Tennis elbow, ACL tear, sprained ankle and more: 6 common sports injuries and how to treat them

Tennis elbow, ACL tear, sprained ankle and more: 6 common sports injuries and how to treat them


Tennis elbow, ACL tear, sprained ankle and more: 6 common sports injuries and how to treat them

Summer brings warm weather, making it a great time for outdoor activities like running, swimming, golfing and playing team sports. The uptick in outdoor activities also makes summer the perfect storm for sports injuries.

Below, we discuss the following six common summer sports injuries:

  1. Tennis elbow
  2. Rotator cuff injuries
  3. UCL injuries
  4. ACL injuries
  5. Ankle injuries
  6. Hamstring, hip and thigh muscle injuries

Tennis elbow

A common injury during the spring and summer months is tennis elbow, also known as lateral epicondylitis. It typically occurs when repetitive motions — like those in tennis and other racquet sports, or even activities at home, such as yardwork and gardening — strain muscles in the forearm to the point of creating inflammation, or in some cases tiny tears in the tendons.

Tennis elbow symptoms:

  • Pain near the outside of the elbow, especially when extending the wrist
  • Decreased grip strength

Tennis elbow treatment options:

  • Rest or decreased physical activity
  • Ice
  • Over-the-counter medicines or anti-inflammatory drugs like ibuprofen and aspirin
  • A brace made for tennis elbow or lateral epicondylitis
  • Physical therapy
  • Steroid or cortisone injections
  • Working with a professional to evaluate and assess body mechanics

Depending on the severity of your injury and your response to conservative treatments, you may need to consult with a physician to discuss other options like surgery.

Rotator cuff injuries

The rotator cuff is comprised of four muscles that work in part to help stabilize and control the motions of the shoulder during activity. Over time, rotator cuff tendons can rub against or impinge on a bone in the shoulder. This shoulder impingement can lead to rotator cuff tears or tendonitis. Repetitive overhead motions used in sports like tennis, swimming and baseball can also increase the risk of rotator cuff injuries. Additionally, muscular imbalances and weakness in the back and shoulder blade area can contribute to rotator cuff injuries.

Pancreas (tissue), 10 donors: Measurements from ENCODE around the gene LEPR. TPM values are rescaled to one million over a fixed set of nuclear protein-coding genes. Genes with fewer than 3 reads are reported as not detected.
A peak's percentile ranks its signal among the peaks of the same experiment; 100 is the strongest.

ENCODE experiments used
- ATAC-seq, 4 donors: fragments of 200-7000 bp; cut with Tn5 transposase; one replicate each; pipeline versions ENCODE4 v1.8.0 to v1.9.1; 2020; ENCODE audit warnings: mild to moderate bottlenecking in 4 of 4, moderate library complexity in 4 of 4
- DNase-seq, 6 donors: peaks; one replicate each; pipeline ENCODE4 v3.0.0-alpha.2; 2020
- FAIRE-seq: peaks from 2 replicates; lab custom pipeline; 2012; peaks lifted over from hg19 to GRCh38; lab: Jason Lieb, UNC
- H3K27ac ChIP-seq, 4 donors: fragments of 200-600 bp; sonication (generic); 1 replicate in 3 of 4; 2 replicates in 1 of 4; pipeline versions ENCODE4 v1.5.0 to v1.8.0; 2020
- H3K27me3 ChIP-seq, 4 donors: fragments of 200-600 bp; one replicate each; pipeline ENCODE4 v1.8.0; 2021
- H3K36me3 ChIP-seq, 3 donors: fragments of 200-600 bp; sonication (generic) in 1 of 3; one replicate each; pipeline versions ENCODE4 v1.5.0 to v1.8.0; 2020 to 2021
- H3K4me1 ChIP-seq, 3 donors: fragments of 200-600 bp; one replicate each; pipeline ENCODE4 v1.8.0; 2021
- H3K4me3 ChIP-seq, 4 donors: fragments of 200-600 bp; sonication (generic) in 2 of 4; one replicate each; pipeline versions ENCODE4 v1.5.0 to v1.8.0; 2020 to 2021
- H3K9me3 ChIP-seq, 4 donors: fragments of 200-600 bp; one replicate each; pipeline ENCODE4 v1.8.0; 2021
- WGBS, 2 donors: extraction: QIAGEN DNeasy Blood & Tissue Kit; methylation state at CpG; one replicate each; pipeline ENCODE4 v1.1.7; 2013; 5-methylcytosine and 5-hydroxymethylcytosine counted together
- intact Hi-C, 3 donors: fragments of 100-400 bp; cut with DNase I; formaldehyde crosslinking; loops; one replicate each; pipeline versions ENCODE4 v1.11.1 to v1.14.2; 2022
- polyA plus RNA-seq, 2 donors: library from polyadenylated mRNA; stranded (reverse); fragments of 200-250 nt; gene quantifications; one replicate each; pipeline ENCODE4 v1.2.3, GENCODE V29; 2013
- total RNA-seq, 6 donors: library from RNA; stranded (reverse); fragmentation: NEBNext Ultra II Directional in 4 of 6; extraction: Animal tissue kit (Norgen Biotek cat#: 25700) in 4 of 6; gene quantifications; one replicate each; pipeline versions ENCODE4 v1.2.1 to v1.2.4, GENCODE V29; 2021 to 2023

Rotator cuff injury symptoms:

  • Pain and weakness, particularly when raising the arm forward, overhead or out to the side, or at night
  • Decreased range of motion
  • Dull, aching pain that radiates down the arm
  • Loss of strength or endurance during physical activity
  • Loss of velocity, speed or control

Rotator cuff treatment options:

  • Rest
  • Activity modifications, such as adjusting practice intensity
  • Anti-inflammatory drugs like ibuprofen and aspirin
  • Physical therapy
  • Steroid or cortisone injections

Depending on your age, activity level and severity of injury, surgery may be recommended.

Ulnar collateral ligament (UCL) injuries of the elbow

The ulnar collateral ligament is the ligament on the inside of the elbow that helps stabilize the elbow. Injuries to the ligament can vary from minor stretching to a partial or complete tear. In young athletes, UCL injuries typically occur because of overuse or trauma and are often associated with overhead motions like throwing. A UCL injury can also occur after falling on an outstretched arm or because of an elbow dislocation.

UCL injury symptoms:

  • Pain or pop at the time of injury
  • Tenderness on the inside of the elbow, particularly during or after throwing
  • Neurological symptoms, such as numbness or difficulty moving the pinky finger

UCL injury treatment options:

  • Rest
  • Anti-inflammatory drugs like ibuprofen and aspirin
  • Physical therapy
  • Working with coaches and trainers to ensure proper form and mechanics

Surgery may be recommended for individuals that do not respond to conservative care or for athletes returning to a high level of physical activity. The most common type of surgery is UCL reconstruction, otherwise known as Tommy John surgery.

Anterior cruciate ligament (ACL) injuries